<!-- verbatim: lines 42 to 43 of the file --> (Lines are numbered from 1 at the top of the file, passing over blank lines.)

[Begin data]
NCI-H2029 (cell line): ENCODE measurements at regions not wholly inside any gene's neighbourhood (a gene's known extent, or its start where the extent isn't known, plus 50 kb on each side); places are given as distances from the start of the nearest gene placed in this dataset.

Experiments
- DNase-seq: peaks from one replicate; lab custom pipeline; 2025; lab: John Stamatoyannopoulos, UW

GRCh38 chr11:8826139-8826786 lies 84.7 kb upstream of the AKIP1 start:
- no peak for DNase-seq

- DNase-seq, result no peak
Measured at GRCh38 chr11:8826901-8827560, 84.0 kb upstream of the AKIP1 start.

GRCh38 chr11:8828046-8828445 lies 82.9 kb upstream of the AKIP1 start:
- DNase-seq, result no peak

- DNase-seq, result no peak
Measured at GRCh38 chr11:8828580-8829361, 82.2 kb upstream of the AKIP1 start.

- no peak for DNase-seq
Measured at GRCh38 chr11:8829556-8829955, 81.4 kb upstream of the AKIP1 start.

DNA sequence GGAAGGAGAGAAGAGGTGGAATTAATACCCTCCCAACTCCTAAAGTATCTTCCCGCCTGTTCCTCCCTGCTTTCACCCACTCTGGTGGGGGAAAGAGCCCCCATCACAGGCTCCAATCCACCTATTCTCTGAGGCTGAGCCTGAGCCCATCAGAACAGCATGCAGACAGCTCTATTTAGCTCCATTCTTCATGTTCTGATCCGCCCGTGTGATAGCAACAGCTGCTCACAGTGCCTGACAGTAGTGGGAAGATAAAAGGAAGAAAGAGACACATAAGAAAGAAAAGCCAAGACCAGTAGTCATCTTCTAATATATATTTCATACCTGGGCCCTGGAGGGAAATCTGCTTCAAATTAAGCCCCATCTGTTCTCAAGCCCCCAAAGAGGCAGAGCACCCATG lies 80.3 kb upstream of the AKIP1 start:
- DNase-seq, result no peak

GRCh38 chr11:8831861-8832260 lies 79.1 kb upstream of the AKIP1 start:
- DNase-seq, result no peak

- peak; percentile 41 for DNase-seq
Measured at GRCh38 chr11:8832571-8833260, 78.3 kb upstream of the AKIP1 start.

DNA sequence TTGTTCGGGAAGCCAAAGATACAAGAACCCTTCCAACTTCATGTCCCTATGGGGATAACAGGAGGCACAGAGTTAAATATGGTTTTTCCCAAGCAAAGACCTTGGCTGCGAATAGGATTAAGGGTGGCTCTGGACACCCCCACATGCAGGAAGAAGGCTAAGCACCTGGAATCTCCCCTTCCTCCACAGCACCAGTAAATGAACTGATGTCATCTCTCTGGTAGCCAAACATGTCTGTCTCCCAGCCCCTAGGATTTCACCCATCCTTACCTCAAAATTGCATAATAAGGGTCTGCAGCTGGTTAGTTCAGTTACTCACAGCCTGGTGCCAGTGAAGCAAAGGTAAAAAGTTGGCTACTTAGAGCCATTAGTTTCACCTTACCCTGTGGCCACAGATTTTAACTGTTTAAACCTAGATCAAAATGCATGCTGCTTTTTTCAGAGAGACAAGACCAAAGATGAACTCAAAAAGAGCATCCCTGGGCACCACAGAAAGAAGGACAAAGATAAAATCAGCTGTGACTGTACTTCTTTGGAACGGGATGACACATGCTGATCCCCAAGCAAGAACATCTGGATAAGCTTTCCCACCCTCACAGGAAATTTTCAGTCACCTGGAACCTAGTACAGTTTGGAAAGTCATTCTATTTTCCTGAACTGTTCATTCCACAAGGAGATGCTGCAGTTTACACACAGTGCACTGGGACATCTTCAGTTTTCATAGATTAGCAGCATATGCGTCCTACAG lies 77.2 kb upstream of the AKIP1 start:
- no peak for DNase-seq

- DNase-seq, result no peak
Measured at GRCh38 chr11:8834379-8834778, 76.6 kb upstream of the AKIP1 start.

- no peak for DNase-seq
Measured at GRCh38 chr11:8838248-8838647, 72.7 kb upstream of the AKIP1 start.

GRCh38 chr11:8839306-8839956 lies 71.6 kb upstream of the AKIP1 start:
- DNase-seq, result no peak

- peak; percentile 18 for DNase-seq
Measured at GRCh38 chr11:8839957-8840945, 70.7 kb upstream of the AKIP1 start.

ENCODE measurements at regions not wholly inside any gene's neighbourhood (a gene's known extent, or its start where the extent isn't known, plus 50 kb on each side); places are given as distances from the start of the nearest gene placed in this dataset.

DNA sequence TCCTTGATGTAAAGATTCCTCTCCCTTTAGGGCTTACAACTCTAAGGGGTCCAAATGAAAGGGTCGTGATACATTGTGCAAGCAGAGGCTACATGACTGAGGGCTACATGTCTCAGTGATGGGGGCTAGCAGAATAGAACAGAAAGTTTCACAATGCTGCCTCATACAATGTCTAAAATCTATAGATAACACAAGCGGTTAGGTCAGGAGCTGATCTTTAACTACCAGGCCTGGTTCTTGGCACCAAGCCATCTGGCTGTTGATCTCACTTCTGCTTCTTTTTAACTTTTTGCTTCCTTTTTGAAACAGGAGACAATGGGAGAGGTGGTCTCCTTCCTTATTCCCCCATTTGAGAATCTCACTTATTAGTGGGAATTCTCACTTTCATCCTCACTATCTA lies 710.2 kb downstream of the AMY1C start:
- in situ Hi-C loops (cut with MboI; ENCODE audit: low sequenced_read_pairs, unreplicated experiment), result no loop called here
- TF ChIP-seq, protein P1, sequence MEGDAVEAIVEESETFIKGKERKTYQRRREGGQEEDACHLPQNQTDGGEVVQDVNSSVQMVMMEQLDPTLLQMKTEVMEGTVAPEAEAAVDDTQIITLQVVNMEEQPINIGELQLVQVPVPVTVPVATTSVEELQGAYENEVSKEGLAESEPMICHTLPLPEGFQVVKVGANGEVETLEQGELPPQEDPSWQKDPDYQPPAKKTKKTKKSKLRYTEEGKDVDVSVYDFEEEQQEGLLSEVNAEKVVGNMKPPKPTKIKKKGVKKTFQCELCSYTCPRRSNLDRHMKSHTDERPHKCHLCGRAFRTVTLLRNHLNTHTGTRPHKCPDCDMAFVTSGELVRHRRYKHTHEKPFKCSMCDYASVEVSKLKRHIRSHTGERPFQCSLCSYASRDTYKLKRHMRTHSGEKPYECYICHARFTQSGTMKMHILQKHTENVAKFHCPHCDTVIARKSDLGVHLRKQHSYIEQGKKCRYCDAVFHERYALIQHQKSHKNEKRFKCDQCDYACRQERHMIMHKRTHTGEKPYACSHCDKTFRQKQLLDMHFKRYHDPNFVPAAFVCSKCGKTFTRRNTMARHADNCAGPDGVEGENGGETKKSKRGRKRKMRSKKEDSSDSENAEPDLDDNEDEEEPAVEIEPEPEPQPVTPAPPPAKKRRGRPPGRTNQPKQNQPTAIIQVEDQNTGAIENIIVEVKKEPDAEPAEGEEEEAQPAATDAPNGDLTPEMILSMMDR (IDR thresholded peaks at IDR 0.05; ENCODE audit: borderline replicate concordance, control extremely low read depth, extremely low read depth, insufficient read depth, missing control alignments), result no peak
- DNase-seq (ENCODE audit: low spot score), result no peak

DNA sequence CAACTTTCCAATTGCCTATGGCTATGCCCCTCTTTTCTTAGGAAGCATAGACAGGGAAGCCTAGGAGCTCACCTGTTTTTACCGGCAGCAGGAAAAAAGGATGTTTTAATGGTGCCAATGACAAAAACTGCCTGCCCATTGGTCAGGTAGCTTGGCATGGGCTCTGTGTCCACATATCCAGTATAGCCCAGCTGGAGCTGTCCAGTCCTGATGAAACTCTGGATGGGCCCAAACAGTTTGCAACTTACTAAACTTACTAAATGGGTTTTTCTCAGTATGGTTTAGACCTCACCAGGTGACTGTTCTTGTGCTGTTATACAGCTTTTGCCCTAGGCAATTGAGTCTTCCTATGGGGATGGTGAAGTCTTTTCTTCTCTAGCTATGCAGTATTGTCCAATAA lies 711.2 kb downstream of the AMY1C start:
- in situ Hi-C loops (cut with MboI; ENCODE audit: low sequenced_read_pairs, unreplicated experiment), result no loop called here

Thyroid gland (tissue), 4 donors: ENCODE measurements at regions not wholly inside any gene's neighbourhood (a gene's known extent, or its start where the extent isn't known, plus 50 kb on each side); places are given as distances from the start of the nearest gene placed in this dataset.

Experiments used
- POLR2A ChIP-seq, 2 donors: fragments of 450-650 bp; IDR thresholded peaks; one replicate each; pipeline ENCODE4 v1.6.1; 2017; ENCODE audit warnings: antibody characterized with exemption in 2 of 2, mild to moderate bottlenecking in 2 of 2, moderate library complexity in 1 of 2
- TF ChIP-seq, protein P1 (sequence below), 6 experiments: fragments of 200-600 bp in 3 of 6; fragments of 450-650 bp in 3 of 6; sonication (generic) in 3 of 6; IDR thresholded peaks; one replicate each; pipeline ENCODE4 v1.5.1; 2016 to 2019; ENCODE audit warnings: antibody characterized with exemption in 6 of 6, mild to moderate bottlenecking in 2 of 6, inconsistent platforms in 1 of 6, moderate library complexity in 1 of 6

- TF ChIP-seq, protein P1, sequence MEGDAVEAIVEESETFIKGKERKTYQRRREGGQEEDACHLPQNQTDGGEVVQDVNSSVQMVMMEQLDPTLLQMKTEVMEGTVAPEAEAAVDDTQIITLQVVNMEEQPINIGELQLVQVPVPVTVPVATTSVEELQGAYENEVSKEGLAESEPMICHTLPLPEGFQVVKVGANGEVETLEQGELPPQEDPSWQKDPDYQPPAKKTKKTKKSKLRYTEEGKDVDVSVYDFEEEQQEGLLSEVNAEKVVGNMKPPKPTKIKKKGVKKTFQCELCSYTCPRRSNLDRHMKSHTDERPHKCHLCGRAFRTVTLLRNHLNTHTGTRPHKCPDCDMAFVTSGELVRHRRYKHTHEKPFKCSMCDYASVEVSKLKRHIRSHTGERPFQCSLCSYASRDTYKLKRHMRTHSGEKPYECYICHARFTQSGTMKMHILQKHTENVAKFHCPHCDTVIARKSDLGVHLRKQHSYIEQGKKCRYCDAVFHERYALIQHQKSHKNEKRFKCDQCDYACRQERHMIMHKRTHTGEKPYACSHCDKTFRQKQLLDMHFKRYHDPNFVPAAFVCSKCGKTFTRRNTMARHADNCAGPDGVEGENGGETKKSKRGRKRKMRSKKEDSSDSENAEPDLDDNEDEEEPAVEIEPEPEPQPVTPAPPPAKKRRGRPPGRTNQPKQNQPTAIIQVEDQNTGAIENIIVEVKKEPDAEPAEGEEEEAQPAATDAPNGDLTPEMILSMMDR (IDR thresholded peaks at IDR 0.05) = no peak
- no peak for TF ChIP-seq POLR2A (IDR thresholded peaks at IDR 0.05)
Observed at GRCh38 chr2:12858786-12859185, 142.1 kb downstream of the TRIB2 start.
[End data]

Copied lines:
- no peak for TF ChIP-seq POLR2A (IDR thresholded peaks at IDR 0.05)
Observed at GRCh38 chr2:12858786-12859185, 142.1 kb downstream of the TRIB2 start.